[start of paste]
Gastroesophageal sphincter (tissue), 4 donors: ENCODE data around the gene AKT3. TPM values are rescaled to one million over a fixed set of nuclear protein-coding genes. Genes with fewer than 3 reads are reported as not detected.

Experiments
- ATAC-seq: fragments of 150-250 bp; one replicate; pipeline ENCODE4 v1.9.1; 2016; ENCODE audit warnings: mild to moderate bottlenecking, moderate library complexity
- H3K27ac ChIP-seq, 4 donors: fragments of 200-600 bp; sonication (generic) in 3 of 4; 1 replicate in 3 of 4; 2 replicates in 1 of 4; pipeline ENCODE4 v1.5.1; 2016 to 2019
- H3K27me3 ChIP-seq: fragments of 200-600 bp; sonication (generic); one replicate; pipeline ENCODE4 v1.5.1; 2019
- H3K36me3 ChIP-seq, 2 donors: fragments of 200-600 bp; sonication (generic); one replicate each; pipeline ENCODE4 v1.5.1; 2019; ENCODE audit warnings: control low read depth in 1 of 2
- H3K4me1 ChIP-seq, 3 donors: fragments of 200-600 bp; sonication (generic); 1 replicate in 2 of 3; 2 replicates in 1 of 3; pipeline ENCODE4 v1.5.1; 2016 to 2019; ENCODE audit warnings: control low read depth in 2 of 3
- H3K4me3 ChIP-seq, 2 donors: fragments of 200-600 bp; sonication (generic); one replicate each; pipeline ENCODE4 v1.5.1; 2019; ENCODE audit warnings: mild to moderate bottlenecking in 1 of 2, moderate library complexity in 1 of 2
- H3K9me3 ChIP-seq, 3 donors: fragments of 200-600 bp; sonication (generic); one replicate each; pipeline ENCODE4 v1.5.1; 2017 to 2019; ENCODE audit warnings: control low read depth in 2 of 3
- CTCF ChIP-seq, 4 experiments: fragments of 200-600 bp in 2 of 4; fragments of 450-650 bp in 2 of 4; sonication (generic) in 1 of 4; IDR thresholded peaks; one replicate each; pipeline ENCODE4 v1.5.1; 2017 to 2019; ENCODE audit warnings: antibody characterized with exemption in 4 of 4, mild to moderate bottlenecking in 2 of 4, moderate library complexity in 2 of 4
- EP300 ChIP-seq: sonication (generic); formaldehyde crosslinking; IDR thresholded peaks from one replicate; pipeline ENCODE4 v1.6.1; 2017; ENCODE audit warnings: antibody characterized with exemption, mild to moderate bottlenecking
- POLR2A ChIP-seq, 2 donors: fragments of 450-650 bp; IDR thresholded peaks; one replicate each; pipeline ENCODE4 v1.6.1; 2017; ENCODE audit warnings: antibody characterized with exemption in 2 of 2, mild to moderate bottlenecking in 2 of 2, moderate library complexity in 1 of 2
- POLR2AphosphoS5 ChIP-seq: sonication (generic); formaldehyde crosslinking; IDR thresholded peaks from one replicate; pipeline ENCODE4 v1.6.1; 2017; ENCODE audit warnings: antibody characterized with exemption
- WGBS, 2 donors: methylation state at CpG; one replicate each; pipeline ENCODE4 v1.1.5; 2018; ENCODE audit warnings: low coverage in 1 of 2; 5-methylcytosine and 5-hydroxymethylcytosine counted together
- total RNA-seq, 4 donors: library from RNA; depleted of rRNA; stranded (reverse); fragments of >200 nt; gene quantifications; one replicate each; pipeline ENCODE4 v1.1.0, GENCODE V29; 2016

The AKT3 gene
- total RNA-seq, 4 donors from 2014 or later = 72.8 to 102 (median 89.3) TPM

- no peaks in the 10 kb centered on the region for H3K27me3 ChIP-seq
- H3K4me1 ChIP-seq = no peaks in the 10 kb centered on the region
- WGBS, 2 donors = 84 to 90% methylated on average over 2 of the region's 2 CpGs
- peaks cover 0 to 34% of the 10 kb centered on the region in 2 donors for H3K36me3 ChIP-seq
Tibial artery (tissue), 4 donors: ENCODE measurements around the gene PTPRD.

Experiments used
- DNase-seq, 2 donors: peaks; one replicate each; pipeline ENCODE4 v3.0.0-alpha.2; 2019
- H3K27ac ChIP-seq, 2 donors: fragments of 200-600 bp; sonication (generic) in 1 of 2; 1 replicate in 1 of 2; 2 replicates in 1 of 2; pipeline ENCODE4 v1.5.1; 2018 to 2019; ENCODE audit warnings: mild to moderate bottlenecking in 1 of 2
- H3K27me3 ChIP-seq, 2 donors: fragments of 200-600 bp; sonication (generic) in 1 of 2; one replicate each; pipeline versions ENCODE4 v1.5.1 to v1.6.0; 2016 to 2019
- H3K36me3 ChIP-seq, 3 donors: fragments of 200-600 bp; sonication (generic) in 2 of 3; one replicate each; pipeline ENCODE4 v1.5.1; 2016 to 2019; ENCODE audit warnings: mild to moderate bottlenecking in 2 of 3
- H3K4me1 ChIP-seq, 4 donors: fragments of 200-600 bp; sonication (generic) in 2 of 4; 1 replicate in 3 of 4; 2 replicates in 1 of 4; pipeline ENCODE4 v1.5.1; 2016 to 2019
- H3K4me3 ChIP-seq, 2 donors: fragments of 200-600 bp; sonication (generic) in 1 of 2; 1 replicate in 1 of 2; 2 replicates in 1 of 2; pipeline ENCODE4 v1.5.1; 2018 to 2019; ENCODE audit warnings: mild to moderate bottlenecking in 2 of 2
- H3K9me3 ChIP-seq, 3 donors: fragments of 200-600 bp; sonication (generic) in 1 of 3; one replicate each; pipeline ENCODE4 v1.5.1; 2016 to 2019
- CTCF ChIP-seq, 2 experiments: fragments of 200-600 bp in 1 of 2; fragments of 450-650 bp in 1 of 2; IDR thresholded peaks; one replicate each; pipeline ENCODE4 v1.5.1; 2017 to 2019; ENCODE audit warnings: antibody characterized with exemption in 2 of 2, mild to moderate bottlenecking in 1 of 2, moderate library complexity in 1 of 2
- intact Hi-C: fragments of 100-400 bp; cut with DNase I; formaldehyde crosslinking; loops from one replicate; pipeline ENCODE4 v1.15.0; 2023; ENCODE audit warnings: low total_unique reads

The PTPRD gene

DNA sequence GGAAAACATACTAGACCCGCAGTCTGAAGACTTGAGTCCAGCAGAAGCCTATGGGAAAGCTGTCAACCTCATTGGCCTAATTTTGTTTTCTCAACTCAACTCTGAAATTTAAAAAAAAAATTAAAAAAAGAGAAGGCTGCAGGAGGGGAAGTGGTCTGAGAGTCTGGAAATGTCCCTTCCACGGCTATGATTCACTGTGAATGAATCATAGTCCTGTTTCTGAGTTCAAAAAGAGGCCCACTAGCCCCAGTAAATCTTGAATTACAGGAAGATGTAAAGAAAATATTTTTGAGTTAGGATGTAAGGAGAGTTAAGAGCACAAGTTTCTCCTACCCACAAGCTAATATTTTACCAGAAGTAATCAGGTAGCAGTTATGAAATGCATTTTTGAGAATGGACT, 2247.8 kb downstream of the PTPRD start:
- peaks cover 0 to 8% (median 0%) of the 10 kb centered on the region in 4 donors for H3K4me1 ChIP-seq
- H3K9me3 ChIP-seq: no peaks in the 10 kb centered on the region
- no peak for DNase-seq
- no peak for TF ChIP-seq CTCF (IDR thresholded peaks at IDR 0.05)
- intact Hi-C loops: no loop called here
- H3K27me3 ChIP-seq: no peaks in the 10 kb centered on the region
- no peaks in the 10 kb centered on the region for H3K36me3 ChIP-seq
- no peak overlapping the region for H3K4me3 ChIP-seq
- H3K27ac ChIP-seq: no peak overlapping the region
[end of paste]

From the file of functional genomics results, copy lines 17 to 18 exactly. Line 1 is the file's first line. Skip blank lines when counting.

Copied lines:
- total RNA-seq, 4 donors from 2014 or later = 72.8 to 102 (median 89.3) TPM

- no peaks in the 10 kb centered on the region for H3K27me3 ChIP-seq